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Sonja Heinen - Hobby-oriented programming

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    SONJA: That's Ryan.
    Yeah, so my name is Sonja and I only have one shirt.
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    (Laughter).
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    Furthermore I gave this talk before which you know makes this kind of similar from a keynote from apple I think - only that I'm presenting an improved version of my previous talk.
    And it's an improved version because the wonderful people behind the conference where I gave this talk before is coding they sent me feedback afterwards and generally I respond well to feedback.
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    So one could say it was mixed so there's a ten in there, there was a one in there, someone said it was a major surprise, I think that's a positive thing.
    Generic and then chaotic, that's fair, you know?
    Life itself is kind of chaotic.
    Right now I'm unemployed.
    Soon I won't have a place to stay, again.
    And over 95 percent matches on okcupid I've been friends with before I even set up my profile.
    So no wonder my talks resemble chaos in a way but it will be fine, right?
    Because I'm still doing well in regards to Maslov's hierarchy of needs.
    It's a theory of human motivation and it describes the stages that we generally move through when we develop our personality and mind.
    So the requirements of every stage need to be met in order to move on to the next stage.
    And by default you know I don't have to worry about finding food, I have a safe place to sleep, love needs let's assume I figure that out too.
    So there's only one thing left to do.
    That's the constantly recurring critical reflection of my own life and happiness.
    And on that note I would like to share a moment with you that's still quite vivid in my memory and I'll play some background music for this, hopefully.
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    And it was in November, 2014, Saturday evening, and 10:00 p.m. or something and I'm sitting on my couch, sipping some sort of liquor, and listening to a recording of the singing comet, I don't have sound, I think, but.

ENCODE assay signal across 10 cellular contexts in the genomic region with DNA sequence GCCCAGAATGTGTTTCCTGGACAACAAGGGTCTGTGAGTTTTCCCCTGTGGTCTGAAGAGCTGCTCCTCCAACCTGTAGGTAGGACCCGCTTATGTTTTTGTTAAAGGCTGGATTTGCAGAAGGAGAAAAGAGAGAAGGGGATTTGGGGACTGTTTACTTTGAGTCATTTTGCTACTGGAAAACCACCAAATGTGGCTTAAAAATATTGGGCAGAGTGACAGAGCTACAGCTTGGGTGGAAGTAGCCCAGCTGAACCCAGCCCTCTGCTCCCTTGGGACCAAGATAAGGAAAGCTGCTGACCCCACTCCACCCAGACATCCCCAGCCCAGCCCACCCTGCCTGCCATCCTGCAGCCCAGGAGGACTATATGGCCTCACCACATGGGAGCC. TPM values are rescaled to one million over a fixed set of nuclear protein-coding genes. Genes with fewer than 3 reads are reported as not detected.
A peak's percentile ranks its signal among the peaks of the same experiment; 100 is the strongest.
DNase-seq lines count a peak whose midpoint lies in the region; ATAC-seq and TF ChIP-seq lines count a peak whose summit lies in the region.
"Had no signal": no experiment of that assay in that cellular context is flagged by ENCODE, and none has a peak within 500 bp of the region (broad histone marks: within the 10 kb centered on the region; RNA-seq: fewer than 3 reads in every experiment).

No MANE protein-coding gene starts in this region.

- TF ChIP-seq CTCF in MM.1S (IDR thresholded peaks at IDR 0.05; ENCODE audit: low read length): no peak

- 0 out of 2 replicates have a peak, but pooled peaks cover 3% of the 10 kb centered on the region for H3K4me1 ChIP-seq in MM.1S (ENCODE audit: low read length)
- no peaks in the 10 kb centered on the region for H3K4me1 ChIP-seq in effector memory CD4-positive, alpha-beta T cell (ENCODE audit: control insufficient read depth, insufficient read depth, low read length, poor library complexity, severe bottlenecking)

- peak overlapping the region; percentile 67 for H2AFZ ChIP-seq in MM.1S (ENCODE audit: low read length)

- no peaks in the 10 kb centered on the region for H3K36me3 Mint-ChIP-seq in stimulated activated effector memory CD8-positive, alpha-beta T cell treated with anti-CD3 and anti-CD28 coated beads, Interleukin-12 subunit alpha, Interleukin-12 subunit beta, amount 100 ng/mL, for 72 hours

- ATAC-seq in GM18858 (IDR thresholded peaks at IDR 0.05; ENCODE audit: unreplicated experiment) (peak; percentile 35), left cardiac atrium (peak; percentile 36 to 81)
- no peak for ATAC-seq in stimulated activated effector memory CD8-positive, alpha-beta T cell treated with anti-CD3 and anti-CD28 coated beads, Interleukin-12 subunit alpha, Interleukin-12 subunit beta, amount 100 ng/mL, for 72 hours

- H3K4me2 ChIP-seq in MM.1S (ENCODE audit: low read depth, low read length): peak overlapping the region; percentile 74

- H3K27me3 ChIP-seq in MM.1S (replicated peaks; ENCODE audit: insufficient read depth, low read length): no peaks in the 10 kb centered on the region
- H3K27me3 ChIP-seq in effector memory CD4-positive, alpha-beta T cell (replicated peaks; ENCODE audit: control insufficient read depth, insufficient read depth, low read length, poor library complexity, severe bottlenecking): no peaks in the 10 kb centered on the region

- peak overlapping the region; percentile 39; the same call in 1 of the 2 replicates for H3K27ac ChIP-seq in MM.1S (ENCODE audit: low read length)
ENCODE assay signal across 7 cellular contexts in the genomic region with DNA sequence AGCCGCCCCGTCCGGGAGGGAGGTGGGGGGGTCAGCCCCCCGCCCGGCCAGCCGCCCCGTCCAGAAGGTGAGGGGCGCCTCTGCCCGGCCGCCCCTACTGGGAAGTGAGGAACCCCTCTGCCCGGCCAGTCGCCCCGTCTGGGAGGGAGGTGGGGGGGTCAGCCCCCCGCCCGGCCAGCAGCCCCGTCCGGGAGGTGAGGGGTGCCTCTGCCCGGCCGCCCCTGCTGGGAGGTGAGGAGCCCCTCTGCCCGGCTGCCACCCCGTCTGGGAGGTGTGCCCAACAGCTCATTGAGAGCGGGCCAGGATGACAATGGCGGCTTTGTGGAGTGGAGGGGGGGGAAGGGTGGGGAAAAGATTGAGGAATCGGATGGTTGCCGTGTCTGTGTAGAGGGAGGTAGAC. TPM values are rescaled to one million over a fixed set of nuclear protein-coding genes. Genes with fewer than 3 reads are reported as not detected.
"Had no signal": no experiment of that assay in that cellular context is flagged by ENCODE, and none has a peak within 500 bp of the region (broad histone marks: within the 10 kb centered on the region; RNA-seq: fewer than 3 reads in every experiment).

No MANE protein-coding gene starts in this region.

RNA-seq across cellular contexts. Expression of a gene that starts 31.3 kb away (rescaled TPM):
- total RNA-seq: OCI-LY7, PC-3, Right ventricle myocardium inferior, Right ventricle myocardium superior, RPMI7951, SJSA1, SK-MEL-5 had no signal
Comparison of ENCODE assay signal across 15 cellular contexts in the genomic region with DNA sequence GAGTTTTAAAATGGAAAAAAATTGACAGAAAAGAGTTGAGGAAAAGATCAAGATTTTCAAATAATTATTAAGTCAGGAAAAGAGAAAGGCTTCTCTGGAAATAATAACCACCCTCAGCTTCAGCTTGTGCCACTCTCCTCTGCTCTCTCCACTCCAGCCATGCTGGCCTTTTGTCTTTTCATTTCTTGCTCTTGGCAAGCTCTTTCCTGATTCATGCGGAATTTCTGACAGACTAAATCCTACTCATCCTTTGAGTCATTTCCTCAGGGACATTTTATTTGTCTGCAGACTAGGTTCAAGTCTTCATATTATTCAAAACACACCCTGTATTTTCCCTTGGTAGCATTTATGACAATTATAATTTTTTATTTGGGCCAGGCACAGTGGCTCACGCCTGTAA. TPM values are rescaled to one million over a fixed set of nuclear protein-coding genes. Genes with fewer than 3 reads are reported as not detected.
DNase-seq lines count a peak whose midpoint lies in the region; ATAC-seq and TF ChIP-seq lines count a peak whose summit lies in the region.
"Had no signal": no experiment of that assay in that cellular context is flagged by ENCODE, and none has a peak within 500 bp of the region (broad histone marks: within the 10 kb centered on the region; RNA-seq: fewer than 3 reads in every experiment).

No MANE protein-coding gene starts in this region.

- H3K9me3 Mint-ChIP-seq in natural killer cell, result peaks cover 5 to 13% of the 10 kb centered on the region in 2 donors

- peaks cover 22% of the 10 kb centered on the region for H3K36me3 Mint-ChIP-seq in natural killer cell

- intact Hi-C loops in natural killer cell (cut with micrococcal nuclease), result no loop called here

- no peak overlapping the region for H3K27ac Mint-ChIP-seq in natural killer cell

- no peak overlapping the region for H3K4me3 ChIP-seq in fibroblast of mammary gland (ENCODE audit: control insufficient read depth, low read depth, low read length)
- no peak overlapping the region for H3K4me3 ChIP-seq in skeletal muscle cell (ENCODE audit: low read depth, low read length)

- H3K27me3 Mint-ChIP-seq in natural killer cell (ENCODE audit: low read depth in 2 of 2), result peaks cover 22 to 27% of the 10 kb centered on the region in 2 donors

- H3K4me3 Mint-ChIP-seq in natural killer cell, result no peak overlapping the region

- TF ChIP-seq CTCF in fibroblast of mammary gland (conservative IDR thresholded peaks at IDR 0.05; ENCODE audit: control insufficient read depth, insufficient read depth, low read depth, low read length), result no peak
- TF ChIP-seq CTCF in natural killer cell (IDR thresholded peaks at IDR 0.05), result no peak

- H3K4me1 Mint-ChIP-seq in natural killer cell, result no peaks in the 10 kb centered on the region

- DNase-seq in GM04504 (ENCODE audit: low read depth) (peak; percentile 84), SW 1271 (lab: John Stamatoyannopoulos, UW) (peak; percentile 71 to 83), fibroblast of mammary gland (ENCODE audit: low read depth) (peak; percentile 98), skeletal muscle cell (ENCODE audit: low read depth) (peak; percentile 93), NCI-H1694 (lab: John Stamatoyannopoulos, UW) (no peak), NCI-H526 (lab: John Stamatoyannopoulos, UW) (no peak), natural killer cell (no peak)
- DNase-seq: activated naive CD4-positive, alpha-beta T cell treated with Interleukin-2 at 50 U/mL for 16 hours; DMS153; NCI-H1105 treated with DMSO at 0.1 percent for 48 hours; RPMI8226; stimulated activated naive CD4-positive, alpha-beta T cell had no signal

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    (Music playing)
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    While also doing some JavaScript exercise, and I consciously paused for a minute, because it's like this is rather strange, why is there sound in space?
    But also, this is the comet.
    So but also why am I at home on a Saturday night writing infinite loops crashing my browser.
    This is Berlin, shouldn't I be at the kit cat club throwing glitter at people I just met on tinder?
    Possibly.
    But today's crisis is to understand the motivation and reason for late night hobby oriented program activities.
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    So when it comes to code I consider myself an amateur and I would like to know - does anyone consider yourself an amateur?
    One? Two? Couple?
    Okay, that's cool.
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    And oh, yeah, my background is in graphics design so I had to put in graphics design.
    So it's considered a person who loves writing code, right?
    So that's the basic definition of it, and it's not attached to -- you know it's attached to particular pursuit study and science and in a non-professional and unpaid manner.
    So the definition shines acquired surprising -- surprisingly nice light on the term because amateur is usually connotated with negative associations it describes someone with low capabilities you know no particular depth of skill.
    So for that reason it makes sense to place the term expert on the opposite end of the universe.
    An expert is a person with extensive knowledge or ability in a particular area of study.
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    They are commonly recognized as a reliable source of technique or skill, and their ability is based on a long-term intense experience through like research, practice, occupies.
    And both terms suggest particular assumptions about a person's level of skill, which only leaves the question if experts enjoy what they do, too.